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Landscape & scenery photos from the Delaware River

Page:12
Several anglers fish the tail of a famous pool, loomed over by a Catskill mountain. From the Delaware River, Junction Pool in New York.
Several anglers fish the tail of a famous pool, loomed over by a Catskill mountain.
Date TakenSep 2, 2005
Date AddedFeb 8, 2006
AuthorTroutnut
 From the Delaware River, Junction Pool in New York.
Date TakenSep 2, 2005
Date AddedFeb 8, 2006
AuthorTroutnut
 From the Delaware River, Junction Pool in New York.
Date TakenSep 2, 2005
Date AddedFeb 8, 2006
AuthorTroutnut
Late-summer wildflowers bloom along a large trout river. From the Delaware River, Junction Pool in New York.
Late-summer wildflowers bloom along a large trout river.
Date TakenSep 2, 2005
Date AddedFeb 8, 2006
AuthorTroutnut
 From the Delaware River, Junction Pool in New York.
Date TakenSep 2, 2005
Date AddedFeb 8, 2006
AuthorTroutnut
Page:12

Closeup insects from the Delaware River

Page:12
Penelomax septentrionalis Mayfly NymphPenelomax septentrionalis  Mayfly Nymph View 12 PicturesThis is surely the most distinctive-looking species in Ephemerellidae. I like the rugged, spindly look. If mayflies made movies, Penelomax septentrionalis would probably play the supervillain.

Maybe I should take a break and get something to eat.
Collected May 13, 2007 from the Delaware River in New York
Added to Troutnut.com by Troutnut on May 18, 2007
Hydropsyche (Spotted Sedges) Caddisfly PupaHydropsyche (Spotted Sedges) Caddisfly Pupa View 8 PicturesSeveral users have interesting comments in the discussion of this specimen, but this observation by Creno is especially good:

Also, this is what I would call an "immature" pupa. The wingpads of caddis pupae darken to nearly black as the enclosed adults near emerging. The darkening is the developing adult wing inside the pupal wing pad (
The wing pads on this final instar Baetidae mayfly nymph are extremely dark.
The wing pads on this final instar Baetidae mayfly nymph are extremely dark.
Wing pad: A protrusion from the thorax of an insect nymph which holds the developing wings. Black wing pads usually indicate that the nymph is nearly ready to emerge into an adult.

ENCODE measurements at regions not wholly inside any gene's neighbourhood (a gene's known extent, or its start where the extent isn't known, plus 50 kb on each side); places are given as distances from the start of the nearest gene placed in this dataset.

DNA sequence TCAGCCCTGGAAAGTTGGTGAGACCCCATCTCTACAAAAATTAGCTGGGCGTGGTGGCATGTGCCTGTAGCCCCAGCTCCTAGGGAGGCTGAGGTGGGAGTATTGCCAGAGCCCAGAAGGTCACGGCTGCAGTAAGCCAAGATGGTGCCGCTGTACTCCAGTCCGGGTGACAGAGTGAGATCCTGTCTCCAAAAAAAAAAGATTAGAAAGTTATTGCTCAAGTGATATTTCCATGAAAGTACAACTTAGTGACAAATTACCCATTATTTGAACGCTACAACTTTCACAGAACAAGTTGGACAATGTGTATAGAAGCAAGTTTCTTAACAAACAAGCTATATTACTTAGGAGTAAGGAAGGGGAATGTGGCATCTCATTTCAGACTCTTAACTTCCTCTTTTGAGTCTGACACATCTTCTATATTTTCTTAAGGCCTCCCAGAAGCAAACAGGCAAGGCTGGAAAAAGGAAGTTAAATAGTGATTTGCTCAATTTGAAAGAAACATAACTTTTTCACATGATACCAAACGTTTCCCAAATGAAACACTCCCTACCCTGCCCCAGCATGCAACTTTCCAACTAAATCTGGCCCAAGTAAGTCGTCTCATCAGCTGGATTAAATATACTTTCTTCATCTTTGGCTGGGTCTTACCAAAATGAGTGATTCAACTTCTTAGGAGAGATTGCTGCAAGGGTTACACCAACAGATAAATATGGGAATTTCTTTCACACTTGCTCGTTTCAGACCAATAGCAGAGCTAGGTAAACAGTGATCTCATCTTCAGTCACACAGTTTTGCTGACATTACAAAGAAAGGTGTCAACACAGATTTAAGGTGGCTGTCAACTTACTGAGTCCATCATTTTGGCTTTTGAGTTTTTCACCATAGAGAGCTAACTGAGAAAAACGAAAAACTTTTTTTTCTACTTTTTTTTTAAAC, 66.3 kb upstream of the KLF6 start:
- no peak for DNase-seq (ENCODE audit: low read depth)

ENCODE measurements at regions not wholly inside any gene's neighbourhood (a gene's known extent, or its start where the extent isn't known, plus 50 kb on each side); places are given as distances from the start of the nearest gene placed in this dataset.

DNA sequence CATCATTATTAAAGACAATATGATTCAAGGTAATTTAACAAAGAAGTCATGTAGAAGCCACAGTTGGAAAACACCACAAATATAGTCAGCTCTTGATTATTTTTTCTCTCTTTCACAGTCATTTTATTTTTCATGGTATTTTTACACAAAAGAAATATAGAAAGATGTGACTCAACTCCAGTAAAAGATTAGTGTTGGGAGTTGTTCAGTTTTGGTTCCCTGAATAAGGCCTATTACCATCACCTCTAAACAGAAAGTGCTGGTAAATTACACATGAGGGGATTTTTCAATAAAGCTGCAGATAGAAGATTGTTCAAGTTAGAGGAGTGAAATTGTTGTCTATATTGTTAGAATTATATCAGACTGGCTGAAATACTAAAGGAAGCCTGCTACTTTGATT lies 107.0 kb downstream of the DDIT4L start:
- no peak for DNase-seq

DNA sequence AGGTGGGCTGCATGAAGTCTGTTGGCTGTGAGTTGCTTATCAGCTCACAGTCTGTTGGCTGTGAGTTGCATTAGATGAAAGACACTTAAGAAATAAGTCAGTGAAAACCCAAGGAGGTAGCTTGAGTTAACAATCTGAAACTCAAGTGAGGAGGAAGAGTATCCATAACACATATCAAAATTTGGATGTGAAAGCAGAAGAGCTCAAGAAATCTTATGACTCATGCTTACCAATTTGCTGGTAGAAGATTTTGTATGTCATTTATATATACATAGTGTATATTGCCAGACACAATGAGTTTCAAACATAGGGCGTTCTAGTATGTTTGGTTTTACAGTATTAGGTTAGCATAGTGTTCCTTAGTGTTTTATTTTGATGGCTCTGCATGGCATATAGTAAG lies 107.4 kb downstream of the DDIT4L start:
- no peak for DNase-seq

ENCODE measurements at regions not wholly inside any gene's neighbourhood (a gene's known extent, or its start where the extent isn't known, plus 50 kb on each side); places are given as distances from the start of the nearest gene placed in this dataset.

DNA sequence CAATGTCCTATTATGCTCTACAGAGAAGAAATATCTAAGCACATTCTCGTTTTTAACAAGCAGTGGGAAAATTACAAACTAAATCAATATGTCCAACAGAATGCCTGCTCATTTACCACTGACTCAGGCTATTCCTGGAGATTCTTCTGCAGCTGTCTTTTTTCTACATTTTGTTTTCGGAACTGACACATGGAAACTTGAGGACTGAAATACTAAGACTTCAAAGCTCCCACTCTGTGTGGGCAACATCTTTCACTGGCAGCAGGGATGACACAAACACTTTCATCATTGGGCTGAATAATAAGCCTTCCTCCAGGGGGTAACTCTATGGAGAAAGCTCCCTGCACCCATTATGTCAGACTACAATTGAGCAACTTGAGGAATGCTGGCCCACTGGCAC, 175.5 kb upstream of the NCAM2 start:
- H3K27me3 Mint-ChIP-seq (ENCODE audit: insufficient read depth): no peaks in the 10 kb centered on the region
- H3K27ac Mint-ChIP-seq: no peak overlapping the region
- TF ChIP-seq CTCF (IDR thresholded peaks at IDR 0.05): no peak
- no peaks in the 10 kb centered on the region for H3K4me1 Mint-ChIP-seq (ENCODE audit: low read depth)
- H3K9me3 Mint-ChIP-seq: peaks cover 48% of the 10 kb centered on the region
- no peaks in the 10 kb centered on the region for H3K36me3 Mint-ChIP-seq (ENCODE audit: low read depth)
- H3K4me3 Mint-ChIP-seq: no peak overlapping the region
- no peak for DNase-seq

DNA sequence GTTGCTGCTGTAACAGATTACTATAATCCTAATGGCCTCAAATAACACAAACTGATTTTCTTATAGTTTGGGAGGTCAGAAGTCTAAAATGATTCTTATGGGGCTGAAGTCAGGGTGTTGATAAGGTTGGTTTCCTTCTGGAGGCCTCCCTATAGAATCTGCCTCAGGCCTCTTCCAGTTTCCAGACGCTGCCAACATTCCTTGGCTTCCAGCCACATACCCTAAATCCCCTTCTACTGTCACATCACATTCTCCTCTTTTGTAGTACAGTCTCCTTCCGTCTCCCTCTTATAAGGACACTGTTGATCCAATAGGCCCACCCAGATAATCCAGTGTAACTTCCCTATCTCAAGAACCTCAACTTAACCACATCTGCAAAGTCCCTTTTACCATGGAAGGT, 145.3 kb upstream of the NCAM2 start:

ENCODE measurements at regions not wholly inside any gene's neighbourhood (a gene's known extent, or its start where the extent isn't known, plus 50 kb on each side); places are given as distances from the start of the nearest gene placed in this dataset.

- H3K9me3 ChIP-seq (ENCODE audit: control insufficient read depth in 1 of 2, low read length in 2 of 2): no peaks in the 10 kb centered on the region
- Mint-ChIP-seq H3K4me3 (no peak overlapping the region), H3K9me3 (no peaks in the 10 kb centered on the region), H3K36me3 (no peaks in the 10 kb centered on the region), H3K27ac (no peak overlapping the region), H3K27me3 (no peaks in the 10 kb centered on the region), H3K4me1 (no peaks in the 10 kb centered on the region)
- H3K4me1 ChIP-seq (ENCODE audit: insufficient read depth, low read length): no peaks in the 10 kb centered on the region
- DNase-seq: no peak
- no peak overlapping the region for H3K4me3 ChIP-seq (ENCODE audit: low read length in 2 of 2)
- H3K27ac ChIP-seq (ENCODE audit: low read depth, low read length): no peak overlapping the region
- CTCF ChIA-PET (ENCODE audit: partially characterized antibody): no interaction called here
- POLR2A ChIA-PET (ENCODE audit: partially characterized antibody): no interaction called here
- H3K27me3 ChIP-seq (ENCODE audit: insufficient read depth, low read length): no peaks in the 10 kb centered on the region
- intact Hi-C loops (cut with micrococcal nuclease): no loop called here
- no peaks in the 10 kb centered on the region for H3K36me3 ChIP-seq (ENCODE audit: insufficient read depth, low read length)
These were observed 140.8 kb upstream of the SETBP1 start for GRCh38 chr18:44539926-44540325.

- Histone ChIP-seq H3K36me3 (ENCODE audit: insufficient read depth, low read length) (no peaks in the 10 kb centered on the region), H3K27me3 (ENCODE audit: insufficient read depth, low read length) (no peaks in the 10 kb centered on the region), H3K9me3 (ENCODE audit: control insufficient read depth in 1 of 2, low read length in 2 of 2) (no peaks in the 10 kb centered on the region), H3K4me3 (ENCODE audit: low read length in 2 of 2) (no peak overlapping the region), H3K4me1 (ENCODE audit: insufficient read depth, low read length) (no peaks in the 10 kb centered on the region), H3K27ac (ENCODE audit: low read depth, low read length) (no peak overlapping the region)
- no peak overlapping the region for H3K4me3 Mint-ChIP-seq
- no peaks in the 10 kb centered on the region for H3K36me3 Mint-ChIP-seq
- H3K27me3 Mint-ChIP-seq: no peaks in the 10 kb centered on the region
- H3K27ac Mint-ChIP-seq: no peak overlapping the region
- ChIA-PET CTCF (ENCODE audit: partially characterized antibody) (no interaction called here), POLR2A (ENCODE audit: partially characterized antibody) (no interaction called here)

)
. The ultimate coloration of the adult wing is not very apparent in most pupal wing pads (
The wing pads on this final instar Baetidae mayfly nymph are extremely dark.
The wing pads on this final instar Baetidae mayfly nymph are extremely dark.
Wing pad: A protrusion from the thorax of an insect nymph which holds the developing wings. Black wing pads usually indicate that the nymph is nearly ready to emerge into an adult.
)
as the majority of the adult wing coloration comes from the color/position of the adult wing hairs and setae (Seta: Little hairs on insects.). But dark pupal wingpads are a good indication that the emergence will occur very soon, likely that day or so, and that the adult parts are sufficiently developed within the pupae to make a species determination from the specimen, particularly if it is a male.
Collected May 13, 2007 from the Delaware River in New York
Added to Troutnut.com by Troutnut on May 18, 2007
Sweltsa (Sallflies) Stonefly NymphSweltsa (Sallflies) Stonefly Nymph View 6 Pictures
Collected May 13, 2007 from the Delaware River in New York
Added to Troutnut.com by Troutnut on May 18, 2007
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Recent Discussions of the Delaware River

shad run/ Delaware and tribs 3 Replies »
Posted by Mcjames on Feb 8, 2010
Last reply on Jan 19, 2015 by Sandfly
at risk of offending the purists... can anybody help me with timing the shad run on Delaware and/or tribs? I will want to wade so has to be upper reaches I guess. I am told lower Neversink has a healthy shad run? and while I am asking, does the striper spawn more or less coincide? is there a time of year when one is likely to catch shad/stripers/trout all on a fly? I have caught smallmouth/juvenile stripers/trout in same stream/same day once before (Croton River); but I am told there is no longer a viable shad run there, as several years ago they cut off all flow from the dam upstream.
ReplyDelaware 2 Replies »
Posted by Jesse on Jun 29, 2011
Last reply on Jun 30, 2011 by JOHNW
Any suggestions as to what might be effective on the Delaware right now?
Reply

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